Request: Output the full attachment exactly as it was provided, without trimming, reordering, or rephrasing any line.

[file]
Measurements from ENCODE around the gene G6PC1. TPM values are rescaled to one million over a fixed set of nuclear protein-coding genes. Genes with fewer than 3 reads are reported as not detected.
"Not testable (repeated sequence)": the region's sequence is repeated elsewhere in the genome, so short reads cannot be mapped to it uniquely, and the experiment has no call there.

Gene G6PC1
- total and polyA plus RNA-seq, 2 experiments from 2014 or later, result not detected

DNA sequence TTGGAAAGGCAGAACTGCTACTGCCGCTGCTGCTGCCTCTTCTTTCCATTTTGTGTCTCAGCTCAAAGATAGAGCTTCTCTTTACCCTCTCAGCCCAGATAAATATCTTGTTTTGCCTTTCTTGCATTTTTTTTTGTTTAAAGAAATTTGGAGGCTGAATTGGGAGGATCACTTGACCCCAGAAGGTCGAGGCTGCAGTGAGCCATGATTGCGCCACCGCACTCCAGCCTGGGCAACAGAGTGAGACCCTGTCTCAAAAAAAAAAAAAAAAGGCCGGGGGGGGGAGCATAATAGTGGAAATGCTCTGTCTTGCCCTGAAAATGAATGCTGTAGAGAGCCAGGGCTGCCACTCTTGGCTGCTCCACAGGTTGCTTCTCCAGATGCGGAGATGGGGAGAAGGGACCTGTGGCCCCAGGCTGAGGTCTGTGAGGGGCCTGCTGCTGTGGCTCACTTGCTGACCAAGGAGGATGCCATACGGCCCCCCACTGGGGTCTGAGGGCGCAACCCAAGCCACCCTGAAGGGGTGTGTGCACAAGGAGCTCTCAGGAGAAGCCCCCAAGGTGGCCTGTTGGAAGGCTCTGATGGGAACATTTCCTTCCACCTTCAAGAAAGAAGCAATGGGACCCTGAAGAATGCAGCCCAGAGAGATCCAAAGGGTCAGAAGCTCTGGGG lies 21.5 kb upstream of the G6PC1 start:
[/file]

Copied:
Measurements from ENCODE around the gene G6PC1. TPM values are rescaled to one million over a fixed set of nuclear protein-coding genes. Genes with fewer than 3 reads are reported as not detected.
"Not testable (repeated sequence)": the region's sequence is repeated elsewhere in the genome, so short reads cannot be mapped to it uniquely, and the experiment has no call there.

Gene G6PC1
- total and polyA plus RNA-seq, 2 experiments from 2014 or later, result not detected

DNA sequence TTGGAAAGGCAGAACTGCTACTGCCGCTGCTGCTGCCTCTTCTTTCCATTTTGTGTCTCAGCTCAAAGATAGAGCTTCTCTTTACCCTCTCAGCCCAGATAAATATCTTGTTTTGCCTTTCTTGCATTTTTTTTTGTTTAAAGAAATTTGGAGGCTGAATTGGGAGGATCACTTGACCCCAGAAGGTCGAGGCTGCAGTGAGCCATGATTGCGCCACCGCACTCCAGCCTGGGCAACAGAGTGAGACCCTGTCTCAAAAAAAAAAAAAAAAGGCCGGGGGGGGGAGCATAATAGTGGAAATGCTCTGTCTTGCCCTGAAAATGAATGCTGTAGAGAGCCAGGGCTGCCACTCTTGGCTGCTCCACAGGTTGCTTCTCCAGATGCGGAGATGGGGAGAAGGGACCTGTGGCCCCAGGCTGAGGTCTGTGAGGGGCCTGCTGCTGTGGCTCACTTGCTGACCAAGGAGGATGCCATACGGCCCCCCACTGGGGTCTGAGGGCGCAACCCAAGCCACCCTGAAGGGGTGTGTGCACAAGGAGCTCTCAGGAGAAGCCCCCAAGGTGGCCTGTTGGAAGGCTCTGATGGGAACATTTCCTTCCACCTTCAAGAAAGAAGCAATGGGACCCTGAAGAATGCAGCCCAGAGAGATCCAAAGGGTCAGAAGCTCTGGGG lies 21.5 kb upstream of the G6PC1 start: